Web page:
(Not So) Quiet Desperation

As a society we are coping with the glorification of busyness. It’s important to counteract the obsession with task achievement and its devastating personal and professional consequences.

Lots of people are familiar with Henry David Thoreau’s quote from his book Civil Disobedience and Other Essays, “Most men lead lives of quiet desperation and go to the grave with the song still in them.” Many people only remember the first part of it, however — the part about quiet desperation.

This clause is so resonant because it reveals the rarely, if ever, acknowledged truth that most people are insecure about today and scared about tomorrow. Beneath the polished veneer of life as usual — with its overt politeness and threadbare platitudes — the vast majority of individuals feel as though they’re watching a creepy horror movie… starring them. Despite people’s best efforts at presenting a poised and composed package, in the small (or sometimes large) moments of life — with a close friend, out at a bar, with a therapist, in a personal-growth workshop — the hidden truth emerges.

  • How will I turn this marriage around?
  • How can I get out of this dead-end job?
  • How might I ever retire one day?

This is normal, par for the course.

As an executive coach and consultant, however, I’ve seen a disturbing trend, especially in the past five years. I’ve seen business executives and high-level professionals operating in a state of perpetual anxiety. The quiet desperation has become less quiet; the fearful questions are uttered regularly and with great trepidation; and the horror film, once a private screening, has become a drive-in theater double feature.

Arianna Huffington has done some of the best writing on this topic. Her book Thrive: The Third Metric to Redefining Success and Creating a Life of Well-Being, Wisdom, and Wonder deeply explores some of the tradeoffs that people are making in today’s workplace. At the core of her message she describes a calamitous decision that many people make at work: they feel pressured to perform for short term results, which causes them to cut out activities that replenish and nourish. Then, when these depleted souls struggle to focus and deliver results with limited internal resources, they cut further back on these non-urgent activities, as though they can “out work” their exhaustion. It’s obviously a trap because nobody can out-hustle their own need for energy.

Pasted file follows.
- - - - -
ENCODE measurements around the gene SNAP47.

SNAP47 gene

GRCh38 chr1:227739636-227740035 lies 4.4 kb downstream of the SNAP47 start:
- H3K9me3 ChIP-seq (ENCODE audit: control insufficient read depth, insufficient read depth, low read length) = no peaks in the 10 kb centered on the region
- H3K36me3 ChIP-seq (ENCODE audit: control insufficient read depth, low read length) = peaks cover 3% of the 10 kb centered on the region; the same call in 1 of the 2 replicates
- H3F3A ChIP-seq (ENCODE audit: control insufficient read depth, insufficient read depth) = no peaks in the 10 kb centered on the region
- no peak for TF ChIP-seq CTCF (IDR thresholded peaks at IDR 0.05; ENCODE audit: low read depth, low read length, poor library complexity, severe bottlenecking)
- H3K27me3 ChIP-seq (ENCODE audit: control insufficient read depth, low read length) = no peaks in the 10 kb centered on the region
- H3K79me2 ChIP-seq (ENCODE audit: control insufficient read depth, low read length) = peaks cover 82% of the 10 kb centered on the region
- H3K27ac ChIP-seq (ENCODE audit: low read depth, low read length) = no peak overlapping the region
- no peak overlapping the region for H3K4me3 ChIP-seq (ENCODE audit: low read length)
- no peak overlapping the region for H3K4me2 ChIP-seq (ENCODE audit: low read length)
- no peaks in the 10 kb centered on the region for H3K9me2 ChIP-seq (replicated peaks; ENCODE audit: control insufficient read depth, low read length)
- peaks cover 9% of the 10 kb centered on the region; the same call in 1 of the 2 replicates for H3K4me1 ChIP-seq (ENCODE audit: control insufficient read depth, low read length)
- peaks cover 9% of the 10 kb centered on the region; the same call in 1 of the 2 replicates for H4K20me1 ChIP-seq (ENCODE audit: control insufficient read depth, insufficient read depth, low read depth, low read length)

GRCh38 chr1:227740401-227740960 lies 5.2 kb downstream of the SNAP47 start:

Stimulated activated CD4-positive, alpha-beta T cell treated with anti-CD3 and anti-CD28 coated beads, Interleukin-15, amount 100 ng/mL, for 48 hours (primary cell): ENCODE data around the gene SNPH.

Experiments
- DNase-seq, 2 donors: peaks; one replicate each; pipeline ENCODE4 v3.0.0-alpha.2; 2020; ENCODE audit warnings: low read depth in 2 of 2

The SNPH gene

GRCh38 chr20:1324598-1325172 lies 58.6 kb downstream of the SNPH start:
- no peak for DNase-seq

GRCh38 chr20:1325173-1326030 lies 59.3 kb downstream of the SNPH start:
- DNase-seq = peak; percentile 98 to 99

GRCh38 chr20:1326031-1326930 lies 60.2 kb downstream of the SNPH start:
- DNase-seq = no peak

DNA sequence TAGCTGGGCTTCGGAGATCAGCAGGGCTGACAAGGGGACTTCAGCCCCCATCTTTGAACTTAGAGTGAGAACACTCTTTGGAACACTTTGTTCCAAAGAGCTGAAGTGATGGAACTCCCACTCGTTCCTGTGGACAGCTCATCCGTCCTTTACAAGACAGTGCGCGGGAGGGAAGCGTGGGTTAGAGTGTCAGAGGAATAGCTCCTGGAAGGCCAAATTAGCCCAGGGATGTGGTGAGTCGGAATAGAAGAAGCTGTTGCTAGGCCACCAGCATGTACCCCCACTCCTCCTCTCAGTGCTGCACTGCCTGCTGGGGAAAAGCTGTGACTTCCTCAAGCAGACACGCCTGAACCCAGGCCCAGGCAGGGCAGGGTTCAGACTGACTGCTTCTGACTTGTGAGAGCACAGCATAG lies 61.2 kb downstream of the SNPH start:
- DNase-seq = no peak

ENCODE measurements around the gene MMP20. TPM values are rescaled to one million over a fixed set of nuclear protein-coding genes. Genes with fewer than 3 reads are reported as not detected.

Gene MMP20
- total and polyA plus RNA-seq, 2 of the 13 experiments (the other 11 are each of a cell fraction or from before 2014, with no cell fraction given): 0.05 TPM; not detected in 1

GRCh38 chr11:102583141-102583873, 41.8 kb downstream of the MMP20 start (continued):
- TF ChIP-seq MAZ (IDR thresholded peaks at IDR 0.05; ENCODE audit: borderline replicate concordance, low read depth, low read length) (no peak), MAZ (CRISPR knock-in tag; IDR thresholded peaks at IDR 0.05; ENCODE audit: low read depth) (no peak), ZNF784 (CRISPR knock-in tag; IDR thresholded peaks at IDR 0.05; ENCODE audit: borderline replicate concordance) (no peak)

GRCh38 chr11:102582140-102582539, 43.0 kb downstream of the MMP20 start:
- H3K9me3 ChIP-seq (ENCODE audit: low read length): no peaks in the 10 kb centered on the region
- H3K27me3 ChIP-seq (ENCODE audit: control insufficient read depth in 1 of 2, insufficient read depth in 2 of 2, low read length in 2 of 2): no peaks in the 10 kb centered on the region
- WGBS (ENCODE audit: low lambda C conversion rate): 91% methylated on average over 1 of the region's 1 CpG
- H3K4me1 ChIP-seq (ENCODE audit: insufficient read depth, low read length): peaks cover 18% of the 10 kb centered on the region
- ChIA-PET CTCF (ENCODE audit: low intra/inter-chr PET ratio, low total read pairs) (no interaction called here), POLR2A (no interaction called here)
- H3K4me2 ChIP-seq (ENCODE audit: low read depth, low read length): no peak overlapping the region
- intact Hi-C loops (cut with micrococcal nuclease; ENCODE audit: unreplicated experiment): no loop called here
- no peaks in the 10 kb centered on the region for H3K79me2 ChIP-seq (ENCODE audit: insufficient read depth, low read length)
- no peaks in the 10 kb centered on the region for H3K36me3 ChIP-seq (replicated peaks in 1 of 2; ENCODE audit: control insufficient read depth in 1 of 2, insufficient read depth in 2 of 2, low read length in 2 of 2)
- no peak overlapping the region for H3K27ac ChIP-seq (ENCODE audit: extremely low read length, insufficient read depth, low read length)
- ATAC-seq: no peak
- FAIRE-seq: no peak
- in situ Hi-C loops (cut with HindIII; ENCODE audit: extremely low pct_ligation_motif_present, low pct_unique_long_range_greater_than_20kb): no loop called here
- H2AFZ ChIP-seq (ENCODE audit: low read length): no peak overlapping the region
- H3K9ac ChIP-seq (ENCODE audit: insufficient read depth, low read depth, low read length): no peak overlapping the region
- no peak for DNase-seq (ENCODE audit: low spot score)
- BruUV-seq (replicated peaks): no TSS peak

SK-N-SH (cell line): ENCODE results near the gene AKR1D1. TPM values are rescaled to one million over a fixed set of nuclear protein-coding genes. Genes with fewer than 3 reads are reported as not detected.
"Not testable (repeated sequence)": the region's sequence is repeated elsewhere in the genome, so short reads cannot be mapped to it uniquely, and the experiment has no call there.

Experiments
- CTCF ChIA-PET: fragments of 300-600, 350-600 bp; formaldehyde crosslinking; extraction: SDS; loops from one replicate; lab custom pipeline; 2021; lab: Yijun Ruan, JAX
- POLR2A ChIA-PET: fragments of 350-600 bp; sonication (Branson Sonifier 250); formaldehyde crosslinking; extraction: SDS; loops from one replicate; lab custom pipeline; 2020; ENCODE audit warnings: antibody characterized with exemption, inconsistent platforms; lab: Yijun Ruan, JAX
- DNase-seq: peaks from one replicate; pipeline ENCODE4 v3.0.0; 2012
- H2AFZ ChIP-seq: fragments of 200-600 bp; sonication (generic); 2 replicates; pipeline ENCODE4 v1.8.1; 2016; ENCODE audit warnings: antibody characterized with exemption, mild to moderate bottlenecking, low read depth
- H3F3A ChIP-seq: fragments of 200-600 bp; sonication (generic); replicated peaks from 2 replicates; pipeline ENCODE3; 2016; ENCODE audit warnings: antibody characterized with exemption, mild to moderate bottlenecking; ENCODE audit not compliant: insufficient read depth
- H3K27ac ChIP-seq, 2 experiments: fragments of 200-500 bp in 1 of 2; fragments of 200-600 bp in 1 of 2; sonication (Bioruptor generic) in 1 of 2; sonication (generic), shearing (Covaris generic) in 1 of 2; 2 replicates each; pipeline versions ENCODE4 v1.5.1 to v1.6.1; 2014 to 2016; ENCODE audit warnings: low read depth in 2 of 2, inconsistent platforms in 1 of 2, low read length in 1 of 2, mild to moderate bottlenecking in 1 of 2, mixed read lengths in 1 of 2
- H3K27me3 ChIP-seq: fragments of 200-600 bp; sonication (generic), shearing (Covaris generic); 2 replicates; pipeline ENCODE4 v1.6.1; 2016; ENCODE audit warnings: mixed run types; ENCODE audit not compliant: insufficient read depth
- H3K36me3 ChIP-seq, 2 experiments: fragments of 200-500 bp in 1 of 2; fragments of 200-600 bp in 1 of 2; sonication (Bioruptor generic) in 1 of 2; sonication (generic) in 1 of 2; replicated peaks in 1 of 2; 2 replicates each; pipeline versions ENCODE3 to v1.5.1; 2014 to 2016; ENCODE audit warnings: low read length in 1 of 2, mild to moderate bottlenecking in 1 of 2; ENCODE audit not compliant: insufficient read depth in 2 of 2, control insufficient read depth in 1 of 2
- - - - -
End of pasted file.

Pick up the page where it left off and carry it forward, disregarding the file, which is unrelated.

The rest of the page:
But as plain as it is to others around them, they do it anyway, usually out of a sense of panic or confusion.

This creates two serious problems:

1) Results suffer.

Rather than all this over-drive helping, the opposite, of course, happens: it generally leads to lousy results. It’s like driving eighteen hours a day — sure you might make it a little bit farther the first few days, but eventually your depleted resources adversely impact performance, so you mis-navigate, run out of gas, or crash the car.

2) Leads to an energy crash.

Working this hard isn’t sustainable. Back to the car analogy, driving eighteen hours a day may work for a few days, but eventually you’ll lose all ability to continue and have to take a few days off to recover, which likely slows down the overall effort.

Stephen Covey used to remark that common sense isn’t common practice. This is the certainly the case here.

I’ve actually had the experience a number of times where I was seeking the help of a professional with something only to end up counseling her through a professional crisis.

In my coaching and consulting work I notice that many executives permeate fear in what they do. Their meetings are hastily organized sessions that lead to little positive movement. Their level of engagement in conversations is appalling. They are usually multi-tasking and reciting canned slogans when talking to their key people.

It must stop.

Beyond the toll it’s taking on human lives, it’s also leading to inferior work. A previous client of mine used to say that completing a major project felt like “dragging the corpse across the finish line.” The process was miserable; the outcome was poor — but at least it’s done!

Our twenty-first-century economy can offer more than this.

Thankfully, Huffington offers a way though this false choice. But before launching into solutions, it’s key to confront the reality of any sort of behavior change.

Beliefs drive behaviors and behaviors drives results. If we don’t like the results, we can try changing our behaviors… but they’re unlikely to last unless they’re anchored in a new belief. That’s why most changes don’t stick.

The sad truth is that many of the following beliefs pervade our society:

  • Being busy means running scared.
  • Results must come at any cost, even to one’s health and well being.
  • One cannot slow down, even for a second.

These beliefs must be challenged on individual and collective levels. Remember that the doing world is strengthened by the being world. People are more than their title , what they earn, or the success of their last project. Life is a marathon, not a sprint.

Huffington’s work suggests, once values are confronted, include the following daily rituals:

  1. Listen to your inner wisdom. The voice in your head telling you to do or not do something is often profound.
  2. Live life in gratitude. Reflect on and share with others what you’re grateful for.
  3. Take time each day to disconnect from technology. It’s an addiction, like any other addiction, and it can ruin your life.

Living a life of abundance is a choice. Choose wisely.

This article first appeared on The Good Men Project.